They have hardened their hearts; but others, whose lives speak of chaos and shame and disorder, have opened their hearts to the message of Jesus and John. “The tax-collectors and the prostitutes believed,” but not you, Jesus tells the religious leaders. “Truly I tell you, the tax-collectors and the prostitutes are going into the kingdom of heaven ahead of you.” Amid the perplexed tumult of life, in dark, red, messy rooms, Jesus’s message has been heard and heeded more seriously than in hushed, marbled halls.

The son answered, “I will not go and work in the vineyard,” but later he changed his mind and went.

Jesus knows something else about the religious leaders. He knows that they have hardened their hearts against him because they want to keep the peace. They don’t want Jesus’s prophetic, challenging, dangerous words about justice, forgiveness and a world transformed to be heard. They are the custodians of good, ordered, respectable, peaceable society, and radical good news threatens the chaos of breakdown and change. Jesus knows (indeed, they know) that their good society is not built on God’s foundations, even though they cover it with a recitation of holy words. And yet the established order must be maintained.

As we, today, think about those who lead our society, and the decisions they must make, we hear Jesus reminding us that law and order and good governance need to be built on the solid rock, on the example of the good shepherd, under the shade of the mustard tree, laced and leavened with forgiveness and mercy. Otherwise peace is fake and orderedness is a coat of paint over injustice.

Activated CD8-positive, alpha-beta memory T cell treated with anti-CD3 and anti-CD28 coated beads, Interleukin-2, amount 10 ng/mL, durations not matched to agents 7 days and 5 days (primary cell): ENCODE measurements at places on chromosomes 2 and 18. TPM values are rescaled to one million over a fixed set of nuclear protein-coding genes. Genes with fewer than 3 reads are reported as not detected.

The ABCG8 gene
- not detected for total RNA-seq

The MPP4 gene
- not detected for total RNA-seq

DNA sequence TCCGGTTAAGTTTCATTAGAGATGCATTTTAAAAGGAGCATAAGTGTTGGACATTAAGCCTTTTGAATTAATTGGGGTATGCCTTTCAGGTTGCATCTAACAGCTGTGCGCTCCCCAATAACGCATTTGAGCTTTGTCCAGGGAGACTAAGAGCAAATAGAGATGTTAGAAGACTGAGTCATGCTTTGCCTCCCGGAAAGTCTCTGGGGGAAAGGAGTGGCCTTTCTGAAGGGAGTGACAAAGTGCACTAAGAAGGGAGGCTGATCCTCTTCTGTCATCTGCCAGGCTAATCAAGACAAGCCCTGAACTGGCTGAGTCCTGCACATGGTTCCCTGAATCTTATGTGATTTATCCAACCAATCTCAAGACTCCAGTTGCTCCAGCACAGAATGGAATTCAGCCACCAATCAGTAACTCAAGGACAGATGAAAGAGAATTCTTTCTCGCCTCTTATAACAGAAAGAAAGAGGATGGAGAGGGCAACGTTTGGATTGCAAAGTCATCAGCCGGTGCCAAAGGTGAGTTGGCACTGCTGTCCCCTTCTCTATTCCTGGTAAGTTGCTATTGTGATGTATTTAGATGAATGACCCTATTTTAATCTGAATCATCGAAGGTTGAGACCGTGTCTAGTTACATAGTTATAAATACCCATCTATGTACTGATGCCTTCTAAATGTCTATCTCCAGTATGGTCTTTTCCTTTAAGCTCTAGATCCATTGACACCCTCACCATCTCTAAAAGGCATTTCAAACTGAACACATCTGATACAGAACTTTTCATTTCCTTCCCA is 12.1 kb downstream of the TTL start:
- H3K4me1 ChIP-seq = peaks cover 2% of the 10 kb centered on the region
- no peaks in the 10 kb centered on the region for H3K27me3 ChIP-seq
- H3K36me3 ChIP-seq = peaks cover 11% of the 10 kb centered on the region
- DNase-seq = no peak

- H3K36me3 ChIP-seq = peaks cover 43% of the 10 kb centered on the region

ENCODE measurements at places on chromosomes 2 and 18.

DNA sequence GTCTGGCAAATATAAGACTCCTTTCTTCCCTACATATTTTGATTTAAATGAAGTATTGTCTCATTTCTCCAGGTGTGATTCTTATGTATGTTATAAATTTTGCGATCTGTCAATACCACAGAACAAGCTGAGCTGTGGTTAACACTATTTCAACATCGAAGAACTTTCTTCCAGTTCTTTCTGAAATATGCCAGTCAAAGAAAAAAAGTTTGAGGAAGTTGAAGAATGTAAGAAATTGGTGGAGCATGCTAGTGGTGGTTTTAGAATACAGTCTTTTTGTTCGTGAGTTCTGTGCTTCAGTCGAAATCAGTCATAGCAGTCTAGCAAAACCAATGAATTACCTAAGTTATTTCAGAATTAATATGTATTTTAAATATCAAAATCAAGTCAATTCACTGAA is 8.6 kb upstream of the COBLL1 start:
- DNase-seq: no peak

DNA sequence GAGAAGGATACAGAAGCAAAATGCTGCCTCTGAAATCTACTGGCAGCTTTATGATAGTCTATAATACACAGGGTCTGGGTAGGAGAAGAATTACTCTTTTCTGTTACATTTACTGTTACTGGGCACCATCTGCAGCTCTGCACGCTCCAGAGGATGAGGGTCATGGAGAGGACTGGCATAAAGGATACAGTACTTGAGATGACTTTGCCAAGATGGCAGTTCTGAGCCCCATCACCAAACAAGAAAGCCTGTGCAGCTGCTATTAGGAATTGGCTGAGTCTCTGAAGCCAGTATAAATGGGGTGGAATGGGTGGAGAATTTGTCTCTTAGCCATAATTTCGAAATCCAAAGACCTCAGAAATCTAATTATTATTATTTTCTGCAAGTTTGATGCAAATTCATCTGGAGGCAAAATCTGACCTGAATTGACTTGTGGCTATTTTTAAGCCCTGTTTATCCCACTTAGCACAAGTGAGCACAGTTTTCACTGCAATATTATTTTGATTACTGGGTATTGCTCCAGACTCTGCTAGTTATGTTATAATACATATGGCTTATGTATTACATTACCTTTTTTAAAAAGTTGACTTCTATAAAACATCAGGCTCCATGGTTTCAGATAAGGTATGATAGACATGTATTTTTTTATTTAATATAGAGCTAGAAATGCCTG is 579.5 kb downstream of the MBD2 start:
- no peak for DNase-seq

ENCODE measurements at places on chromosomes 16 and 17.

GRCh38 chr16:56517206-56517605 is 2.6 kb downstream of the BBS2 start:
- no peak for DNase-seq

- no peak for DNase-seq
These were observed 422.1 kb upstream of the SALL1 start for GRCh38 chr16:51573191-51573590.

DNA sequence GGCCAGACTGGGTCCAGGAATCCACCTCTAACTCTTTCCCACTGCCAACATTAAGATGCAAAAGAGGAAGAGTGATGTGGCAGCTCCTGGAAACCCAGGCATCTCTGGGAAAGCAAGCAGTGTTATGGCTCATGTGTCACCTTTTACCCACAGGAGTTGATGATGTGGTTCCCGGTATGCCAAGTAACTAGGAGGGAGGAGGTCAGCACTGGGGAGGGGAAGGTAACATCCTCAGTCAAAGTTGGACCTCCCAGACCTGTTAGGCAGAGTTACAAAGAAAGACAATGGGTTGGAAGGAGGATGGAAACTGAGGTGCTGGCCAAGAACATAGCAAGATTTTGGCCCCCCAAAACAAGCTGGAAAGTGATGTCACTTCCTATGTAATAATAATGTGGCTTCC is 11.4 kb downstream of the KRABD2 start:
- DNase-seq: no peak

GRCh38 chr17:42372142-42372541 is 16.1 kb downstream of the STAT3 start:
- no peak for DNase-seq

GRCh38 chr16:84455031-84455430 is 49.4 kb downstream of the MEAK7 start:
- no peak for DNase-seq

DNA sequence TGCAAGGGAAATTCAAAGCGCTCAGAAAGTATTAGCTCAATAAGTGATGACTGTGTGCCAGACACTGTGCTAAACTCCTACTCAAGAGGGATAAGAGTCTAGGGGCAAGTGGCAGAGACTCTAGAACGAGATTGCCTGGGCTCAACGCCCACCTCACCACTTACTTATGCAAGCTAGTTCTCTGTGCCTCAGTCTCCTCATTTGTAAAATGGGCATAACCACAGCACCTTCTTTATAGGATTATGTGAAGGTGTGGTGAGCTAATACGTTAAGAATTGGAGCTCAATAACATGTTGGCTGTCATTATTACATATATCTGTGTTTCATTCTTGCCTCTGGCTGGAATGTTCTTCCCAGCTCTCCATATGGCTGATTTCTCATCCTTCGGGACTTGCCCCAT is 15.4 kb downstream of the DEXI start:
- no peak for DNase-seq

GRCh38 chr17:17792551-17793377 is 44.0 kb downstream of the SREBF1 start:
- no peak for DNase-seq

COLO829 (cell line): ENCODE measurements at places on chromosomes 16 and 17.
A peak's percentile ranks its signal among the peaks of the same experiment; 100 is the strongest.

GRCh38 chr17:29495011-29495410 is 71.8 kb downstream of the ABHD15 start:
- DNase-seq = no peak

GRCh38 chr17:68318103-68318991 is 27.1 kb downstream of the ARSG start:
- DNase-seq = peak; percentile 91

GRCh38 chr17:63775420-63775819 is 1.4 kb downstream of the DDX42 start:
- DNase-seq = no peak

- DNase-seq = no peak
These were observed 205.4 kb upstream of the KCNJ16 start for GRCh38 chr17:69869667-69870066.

The son answered, “I will not go and work in the vineyard,” but later he changed his mind and went.

The story Jesus tells the religious leaders is a story about a son who changes his mind, who changes his ways. It’s a reminder to all of us that the Christian life is not always, perhaps is not even primarily, one of ordered paths and straight ways and quiet, peaceable minds. The Christian life is an invitation to self-examination, to questioning, to listening, to being disturbed and challenged, to repentance, to changing direction and turning around.

The son answered, “I will not go and work in the vineyard,” but later he changed his mind and went.

There they sit, the saints, in tidy, ordered line; no panic, no anxiety for them when the trumpet sounds. I wonder if that’s quite right. We honour saints because they show us, they teach us that the salvation and redemption that Christ offers to us can be worked out, can be neared, through a life lived in communion with God. That doesn’t, however, mean a perfect life, a tidy life, on straight paths and quiet lanes. We honour saints and not angels on All Saints’ Day because, like us, they have had to work their salvation and redemption out amid the mess and brokenness, the joys and sorrows, of a life well-lived.

I wonder, perhaps, whether those Doom paintings were actually so popular during the Middle Ages, not because they taught our forebears to fear hell and to the adore the pure, but because in front of their eyes, and above that altar-table where Christ body was broken and re-membered Sunday by Sunday, they saw a depiction of all of human life — its pleasures and its mess, the peace we yearn for and the pity and the hope we know along the way.

Wherever you are this Sunday, may the saints in heaven pray for you, and may you know that our wounded, living God walks with you and holds you close. Amen.



Siôn B. E. Rhys Evans

Priest, Diocesan Secretary | Offeiriad, Ysgrifennydd Esgobaethol | Duc in altum